Consider, for example, the answer that Maimonides gives.
For Maimonides, the highest form of worship was the contemplation of God, but the level of discipline needed to accomplish it remains well outside of the capabilities of the masses.
God therefore allowed the sacrificial cult to flourish, as it provided a physical expression of what their minds could not fully grasp.
Moreover, it helped the Israelites transition from their earlier pagan customs to the correct apprehension of God.
As he argues: If God had required that the Israelites suddenly give up their sacrificial service, then “at that time this would have been similar to the appearance of a prophet in these times who, calling upon this people to worship God, would say: ‘God has given you a Law forbidding you to pray to Him, to fast, to call upon Him for help in misfortune. Your worship should consist solely in meditation without any works at all.’” The change would have been too sudden, and too difficult to accommodate––which is what prompts God to provide an alternative.
In Maimonides’ view, these older forms of prayer might be called a ‘gracious ruse’ on God’ part, for they were an accommodation to the weaknesses of human beings.
Immediately following the fall of the Second Temple, however, when the sacrificial cult was no longer operative, prayer-forms were left to the individual to create on an ad hoc basis, without a formal structure.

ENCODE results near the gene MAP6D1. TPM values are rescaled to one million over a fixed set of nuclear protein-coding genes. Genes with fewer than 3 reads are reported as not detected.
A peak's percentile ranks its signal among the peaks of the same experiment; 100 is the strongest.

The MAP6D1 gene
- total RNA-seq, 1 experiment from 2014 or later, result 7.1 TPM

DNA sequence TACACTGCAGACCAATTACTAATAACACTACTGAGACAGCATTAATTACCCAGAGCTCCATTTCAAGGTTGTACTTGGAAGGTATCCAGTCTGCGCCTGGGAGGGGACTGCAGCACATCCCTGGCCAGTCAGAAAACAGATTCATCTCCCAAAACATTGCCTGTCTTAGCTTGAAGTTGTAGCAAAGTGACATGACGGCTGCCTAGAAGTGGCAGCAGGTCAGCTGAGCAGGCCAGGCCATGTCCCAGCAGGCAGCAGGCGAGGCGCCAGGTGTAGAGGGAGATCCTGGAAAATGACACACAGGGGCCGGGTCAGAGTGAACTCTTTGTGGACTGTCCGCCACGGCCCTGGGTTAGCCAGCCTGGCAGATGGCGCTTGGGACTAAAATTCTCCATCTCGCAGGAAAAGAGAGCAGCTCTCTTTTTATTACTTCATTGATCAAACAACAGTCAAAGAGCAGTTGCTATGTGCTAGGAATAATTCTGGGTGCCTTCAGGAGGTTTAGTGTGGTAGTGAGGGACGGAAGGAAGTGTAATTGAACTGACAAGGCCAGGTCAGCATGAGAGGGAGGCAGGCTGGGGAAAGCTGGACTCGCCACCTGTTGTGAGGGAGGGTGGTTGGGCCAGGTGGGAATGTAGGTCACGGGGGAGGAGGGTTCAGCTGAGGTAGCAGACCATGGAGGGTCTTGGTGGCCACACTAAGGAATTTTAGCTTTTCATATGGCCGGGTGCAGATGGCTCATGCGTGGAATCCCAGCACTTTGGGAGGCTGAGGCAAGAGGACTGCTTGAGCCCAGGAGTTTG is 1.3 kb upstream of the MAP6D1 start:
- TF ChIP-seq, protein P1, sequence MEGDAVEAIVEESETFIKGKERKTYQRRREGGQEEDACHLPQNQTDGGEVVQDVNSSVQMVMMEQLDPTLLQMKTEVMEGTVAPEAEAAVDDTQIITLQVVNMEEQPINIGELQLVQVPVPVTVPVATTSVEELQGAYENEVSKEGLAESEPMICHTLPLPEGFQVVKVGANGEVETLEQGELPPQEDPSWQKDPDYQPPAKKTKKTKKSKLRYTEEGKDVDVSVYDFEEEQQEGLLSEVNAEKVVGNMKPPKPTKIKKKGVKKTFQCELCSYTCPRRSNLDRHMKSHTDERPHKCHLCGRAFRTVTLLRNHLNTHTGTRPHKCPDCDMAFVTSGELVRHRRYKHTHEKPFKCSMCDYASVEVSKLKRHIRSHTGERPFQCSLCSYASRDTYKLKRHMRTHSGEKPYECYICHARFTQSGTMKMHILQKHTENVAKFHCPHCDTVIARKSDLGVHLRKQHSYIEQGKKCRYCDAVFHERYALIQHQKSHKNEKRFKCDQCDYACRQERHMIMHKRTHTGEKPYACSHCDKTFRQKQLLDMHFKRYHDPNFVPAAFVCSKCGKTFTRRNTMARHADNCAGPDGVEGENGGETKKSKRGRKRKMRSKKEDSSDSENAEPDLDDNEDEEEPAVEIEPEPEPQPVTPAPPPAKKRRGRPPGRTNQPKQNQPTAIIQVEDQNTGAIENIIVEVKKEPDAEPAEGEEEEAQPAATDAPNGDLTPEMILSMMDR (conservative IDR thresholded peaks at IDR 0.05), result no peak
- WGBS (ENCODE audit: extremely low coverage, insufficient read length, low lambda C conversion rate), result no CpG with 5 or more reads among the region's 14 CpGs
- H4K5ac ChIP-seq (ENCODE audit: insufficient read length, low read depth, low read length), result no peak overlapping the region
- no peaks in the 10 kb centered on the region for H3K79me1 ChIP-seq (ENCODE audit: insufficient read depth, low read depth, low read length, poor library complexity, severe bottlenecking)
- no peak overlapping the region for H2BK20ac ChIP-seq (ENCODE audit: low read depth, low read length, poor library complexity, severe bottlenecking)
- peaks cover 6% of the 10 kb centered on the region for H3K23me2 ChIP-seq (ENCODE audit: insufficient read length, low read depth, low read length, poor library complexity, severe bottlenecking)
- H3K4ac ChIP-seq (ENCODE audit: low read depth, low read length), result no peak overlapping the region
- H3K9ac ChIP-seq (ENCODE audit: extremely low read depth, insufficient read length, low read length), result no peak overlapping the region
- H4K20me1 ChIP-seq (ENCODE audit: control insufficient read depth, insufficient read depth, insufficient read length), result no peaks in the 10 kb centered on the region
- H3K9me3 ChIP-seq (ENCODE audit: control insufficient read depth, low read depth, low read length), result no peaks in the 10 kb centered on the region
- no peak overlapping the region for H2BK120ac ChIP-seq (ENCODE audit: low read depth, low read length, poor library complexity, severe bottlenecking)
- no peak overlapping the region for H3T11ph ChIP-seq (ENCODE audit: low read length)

Thus, he argues, these new prayer-forms were created by the Men of the Great Assembly, sages who were guided by a true apprehension of reality. They created a structure that might be used by worshippers to perfect themselves, so that over the course of many years they might learn the highest form of contemplation.
Maimonides retains a certain nostalgia for the ancient prayer-forms, but one also senses from his text that these newer innovations are in many ways better than what had gone before, in that they are less visceral and more intellectual.
Looking at it from the perspective of the ancient rabbis, these changes to the ritual and theology of Judaism took an enormous leap of faith: where did they find the courage to make such changes?
Looking at it from the perspective of the later rabbis, however, these changes were not changes at all: they were simply what Judaism must be. It is hard to conceive of Judaism as looking any different than it does now.
Thus the interesting thing in all of this, of course, is how different it really has become: the worship of the heart is a far cry from the physicality of cutting animals to dash their blood on the altar and burn their entrails.
I would argue, therefore, that the strength of Judaism lies in our ability and willingness to adapt. We bewail the awful events in our past – these events have shaped us, and are part of our identity – but they do not define us.
We are able to create and build anew. We continuously construct a Jewish self-understanding that is both wildly different than what came before yet also very much its fullest expression. And in this ongoing process we are ever renewed.
June 4, 2014 § Leave a comment
For the sin of gossiping against Moses, Aaron and Miriam are called onto the carpet, and God tells them in no uncertain terms that Moses is special: God speaks to Moses face-to-face. No one else can claim that honor. And then God’s presence departs from them in anger.
As the cloud leaves, Miriam is suddenly covered with white scales.